DURHAM, N.C. (WNCN) – Durham County’s health director shared updates on the COVID-19 response with county commissioners Monday night but didn’t have a clearer idea about when vaccination scheduling through the county might resume.
The county announced on Jan. 28 that it would pause scheduling new vaccination appointments due to low supply. Health director Rod Jenkins said then he hoped to resume it by the end of February.
As of Monday, the county’s dashboard still had a hold on new appointments to receive the vaccine.
“I have committed myself to doing all that I can for Durham since the beginning of the pandemic,” Jenkins said. “I’m sure the North Carolina Department of Health and Human Services is tired of hearing from me.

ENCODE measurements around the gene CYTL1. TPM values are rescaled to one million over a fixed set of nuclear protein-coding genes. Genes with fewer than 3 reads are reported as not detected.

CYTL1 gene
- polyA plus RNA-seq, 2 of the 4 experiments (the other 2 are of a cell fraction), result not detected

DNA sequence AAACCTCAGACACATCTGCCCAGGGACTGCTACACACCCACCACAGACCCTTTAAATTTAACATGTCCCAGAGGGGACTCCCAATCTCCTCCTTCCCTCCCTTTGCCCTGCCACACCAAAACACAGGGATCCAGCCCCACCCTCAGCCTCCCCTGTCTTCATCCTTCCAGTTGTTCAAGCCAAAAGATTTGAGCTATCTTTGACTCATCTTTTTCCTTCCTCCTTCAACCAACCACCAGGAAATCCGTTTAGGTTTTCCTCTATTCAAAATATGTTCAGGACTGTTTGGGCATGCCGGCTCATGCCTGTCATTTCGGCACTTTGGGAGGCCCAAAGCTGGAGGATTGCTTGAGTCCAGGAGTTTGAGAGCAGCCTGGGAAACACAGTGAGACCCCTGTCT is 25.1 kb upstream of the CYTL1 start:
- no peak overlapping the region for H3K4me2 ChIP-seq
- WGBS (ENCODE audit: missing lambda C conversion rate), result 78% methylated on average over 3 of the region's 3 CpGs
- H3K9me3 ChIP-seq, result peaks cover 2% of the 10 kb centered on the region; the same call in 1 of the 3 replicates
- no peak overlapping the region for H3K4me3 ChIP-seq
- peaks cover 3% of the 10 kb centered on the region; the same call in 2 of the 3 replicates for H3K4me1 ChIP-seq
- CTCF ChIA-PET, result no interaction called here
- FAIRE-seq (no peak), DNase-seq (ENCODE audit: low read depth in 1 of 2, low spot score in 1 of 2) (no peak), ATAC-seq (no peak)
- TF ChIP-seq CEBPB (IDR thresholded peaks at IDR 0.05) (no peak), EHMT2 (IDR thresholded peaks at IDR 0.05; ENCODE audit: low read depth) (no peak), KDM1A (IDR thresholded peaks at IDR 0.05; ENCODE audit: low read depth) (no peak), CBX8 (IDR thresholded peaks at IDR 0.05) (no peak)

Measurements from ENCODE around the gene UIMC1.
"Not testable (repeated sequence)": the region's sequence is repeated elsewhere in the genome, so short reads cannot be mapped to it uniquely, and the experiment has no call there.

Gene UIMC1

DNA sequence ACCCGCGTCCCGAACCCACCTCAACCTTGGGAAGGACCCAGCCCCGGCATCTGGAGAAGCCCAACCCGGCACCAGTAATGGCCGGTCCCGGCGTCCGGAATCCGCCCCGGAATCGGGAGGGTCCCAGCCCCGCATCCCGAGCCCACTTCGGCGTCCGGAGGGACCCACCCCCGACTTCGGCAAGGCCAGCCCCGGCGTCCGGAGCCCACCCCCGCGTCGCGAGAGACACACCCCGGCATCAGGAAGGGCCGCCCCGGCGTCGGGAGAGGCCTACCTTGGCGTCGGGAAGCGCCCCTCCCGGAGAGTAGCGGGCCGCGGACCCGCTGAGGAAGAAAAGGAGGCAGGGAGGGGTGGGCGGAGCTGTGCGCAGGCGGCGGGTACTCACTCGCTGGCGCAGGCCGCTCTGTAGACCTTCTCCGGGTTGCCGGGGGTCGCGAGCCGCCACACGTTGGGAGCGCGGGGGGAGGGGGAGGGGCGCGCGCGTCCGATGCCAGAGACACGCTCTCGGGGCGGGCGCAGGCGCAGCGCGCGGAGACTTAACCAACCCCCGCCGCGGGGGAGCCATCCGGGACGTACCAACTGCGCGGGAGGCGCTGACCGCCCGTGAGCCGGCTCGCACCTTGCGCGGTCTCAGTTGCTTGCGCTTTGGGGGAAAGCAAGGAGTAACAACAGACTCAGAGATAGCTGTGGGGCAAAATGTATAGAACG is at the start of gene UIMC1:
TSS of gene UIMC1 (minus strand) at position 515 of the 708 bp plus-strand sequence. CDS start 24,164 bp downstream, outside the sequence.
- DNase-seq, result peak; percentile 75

“We have the manpower and the capacity. We just need the vaccine.”
On Monday, Jenkins shared updates with the Durham Board of County Commissioners. He said the county is set to receive 1,170 doses of the Pfizer vaccine each week for the next three weeks.
Further, Jenkins said that nearly 10 percent of county residents have received the first dose of the vaccine. More than 5 percent have received the second dose.
Jenkins added that the county has been working on plans to vaccinate Durham Public Schools employees, as well as employees of independent schools. He also said work is being made on administering vaccines to those who work at child care facilities.
“While we wait for vaccines to become more robust, we’re not sitting on our hands. There is a ton of education in the form of round tables,” Jenkins said. “Just to spread the information, dispel rumors, answer Q&A.”